Prosecutors have dropped terror charges against a former British Army soldier who volunteered with Kurdish fighters in Syria.
Ex-paratrooper Daniel Burke originally fought against Isis with the Kurdish People’s Protection Units (YPG) between late 2017 and June 2018.
No action was taken at the time, but he was prosecuted after allegedly attempting to return to support the YPG against an invasion by Turkish-led forces last year.
Mr Burke, of Wythenshawe, served in the elite Parachute Regiment between 2007 and 2009.
Upon his arrest, he told police: “I’m not a terrorist, you know I’m not a terrorist. I’ve done nothing but fight for this country. This is a f***ing joke.”
He was remanded in prison ahead of a trial that had been due to take place in October, amid concerns over the coronavirus pandemic.
Charges of preparing acts of terrorism, by planning to travel to Syria, and funding terrorism were dropped on Friday.
The Crown Prosecution Service told the Old Bailey it was presenting no evidence against Mr Burke, or two other men originally charged in a separate case.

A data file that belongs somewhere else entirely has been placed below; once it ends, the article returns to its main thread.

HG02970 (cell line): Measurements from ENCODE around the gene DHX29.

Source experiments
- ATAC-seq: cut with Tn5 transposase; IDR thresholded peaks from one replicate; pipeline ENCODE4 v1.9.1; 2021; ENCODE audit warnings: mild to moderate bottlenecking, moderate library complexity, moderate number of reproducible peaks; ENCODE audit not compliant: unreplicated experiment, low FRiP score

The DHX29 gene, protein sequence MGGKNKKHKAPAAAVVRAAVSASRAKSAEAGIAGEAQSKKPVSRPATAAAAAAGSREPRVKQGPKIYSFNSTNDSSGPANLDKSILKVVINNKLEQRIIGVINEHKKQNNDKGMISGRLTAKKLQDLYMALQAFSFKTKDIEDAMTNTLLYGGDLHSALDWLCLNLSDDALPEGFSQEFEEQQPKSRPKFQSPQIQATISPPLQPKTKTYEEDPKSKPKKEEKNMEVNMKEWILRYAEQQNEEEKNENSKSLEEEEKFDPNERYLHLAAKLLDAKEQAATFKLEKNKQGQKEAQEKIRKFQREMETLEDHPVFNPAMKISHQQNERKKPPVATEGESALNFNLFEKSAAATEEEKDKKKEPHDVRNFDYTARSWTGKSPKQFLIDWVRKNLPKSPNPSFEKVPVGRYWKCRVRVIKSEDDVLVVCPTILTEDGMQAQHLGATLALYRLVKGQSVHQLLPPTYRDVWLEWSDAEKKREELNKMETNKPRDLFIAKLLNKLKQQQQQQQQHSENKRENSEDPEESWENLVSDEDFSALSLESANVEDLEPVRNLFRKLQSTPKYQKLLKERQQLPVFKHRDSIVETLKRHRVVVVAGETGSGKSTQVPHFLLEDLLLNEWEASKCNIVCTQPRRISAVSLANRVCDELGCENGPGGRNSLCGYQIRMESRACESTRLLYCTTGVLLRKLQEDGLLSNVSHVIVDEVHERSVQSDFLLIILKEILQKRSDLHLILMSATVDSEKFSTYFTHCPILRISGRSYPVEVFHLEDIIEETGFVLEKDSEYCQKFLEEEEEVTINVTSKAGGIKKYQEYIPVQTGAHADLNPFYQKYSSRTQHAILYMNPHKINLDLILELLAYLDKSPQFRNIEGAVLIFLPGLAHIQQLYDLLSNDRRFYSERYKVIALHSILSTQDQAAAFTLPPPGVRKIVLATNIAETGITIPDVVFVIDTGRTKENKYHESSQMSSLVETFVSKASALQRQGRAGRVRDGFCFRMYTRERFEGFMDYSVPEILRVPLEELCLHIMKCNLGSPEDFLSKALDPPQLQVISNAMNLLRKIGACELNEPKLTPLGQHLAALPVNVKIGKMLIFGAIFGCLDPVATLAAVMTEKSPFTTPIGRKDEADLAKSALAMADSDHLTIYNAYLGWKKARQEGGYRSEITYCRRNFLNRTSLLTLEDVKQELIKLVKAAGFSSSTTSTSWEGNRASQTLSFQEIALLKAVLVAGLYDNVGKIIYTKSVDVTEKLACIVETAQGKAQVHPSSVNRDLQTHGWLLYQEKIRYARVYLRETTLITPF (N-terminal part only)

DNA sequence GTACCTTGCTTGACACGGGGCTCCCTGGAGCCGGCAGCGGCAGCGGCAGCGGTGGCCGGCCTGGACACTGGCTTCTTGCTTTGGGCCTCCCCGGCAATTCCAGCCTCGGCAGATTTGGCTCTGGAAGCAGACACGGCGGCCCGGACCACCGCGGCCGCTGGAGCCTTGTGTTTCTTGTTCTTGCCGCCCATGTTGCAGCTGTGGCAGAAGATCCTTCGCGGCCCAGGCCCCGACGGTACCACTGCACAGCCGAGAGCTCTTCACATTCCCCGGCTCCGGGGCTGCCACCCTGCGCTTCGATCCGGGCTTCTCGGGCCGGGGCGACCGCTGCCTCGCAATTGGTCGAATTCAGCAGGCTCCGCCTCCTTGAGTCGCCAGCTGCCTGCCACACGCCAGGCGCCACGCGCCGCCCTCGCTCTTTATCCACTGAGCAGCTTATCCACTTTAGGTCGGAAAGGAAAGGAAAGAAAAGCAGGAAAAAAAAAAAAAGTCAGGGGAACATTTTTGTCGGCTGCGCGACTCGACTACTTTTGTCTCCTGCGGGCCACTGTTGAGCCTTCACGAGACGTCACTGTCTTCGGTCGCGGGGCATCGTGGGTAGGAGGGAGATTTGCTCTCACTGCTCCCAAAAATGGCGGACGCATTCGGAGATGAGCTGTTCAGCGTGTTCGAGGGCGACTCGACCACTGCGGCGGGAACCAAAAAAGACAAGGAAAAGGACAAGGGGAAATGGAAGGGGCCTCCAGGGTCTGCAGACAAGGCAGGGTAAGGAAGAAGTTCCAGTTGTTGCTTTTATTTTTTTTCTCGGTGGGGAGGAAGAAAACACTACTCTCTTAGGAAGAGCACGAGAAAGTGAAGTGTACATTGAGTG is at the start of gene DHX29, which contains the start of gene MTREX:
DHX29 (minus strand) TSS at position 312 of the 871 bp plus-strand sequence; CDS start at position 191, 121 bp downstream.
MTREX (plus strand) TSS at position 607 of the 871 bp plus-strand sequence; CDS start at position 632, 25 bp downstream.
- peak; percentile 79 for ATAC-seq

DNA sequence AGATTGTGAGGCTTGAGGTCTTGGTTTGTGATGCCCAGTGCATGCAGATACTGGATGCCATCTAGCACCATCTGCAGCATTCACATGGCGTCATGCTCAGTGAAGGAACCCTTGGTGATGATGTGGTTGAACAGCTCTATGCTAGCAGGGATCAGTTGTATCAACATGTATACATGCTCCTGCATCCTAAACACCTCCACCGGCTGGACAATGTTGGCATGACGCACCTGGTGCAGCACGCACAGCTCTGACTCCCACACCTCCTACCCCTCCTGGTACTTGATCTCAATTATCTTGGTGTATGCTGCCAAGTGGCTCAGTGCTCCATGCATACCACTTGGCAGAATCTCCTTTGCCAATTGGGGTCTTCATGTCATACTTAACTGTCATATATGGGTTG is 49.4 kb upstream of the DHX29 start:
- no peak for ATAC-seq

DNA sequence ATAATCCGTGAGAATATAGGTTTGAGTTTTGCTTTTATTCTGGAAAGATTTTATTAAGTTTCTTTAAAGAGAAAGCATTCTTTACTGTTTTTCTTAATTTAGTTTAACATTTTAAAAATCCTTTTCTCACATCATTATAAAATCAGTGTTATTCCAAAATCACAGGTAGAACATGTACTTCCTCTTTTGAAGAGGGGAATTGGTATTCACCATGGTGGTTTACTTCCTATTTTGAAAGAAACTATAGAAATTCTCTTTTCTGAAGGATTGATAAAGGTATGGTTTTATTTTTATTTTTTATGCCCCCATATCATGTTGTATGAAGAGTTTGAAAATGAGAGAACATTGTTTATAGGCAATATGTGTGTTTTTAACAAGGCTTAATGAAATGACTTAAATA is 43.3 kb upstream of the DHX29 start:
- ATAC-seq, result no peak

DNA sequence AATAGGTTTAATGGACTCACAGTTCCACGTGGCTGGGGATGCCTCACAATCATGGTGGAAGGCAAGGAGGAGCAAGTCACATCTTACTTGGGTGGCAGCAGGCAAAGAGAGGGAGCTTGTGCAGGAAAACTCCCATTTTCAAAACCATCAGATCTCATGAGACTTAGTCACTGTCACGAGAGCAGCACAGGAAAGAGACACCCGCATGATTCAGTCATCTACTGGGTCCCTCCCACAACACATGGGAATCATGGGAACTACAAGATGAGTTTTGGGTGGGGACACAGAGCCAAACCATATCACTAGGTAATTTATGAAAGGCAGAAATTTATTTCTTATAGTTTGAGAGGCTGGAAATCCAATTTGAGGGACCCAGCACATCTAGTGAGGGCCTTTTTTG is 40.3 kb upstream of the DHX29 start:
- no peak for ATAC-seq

Paul and Sam Newey - the father and brother of another man who fought with the YPG - were prosecuted for terror offences in the first case of its kind.
Paul Newey, 49, was accused of funding terrorism by sending £150 to his son, while his 19-year-old son was accused of assisting his brother.
Daniel Newey, who remains in Syria, joined the YPG while it was being backed by the US-led coalition to push Isis out of its Syrian territories in 2017.
He returned to Britain in 2018 but travelled to Syria for a second time last year, after Turkey launched an offensive against Kurdish-held territory.
All charges against his father and brother were also dropped on Friday.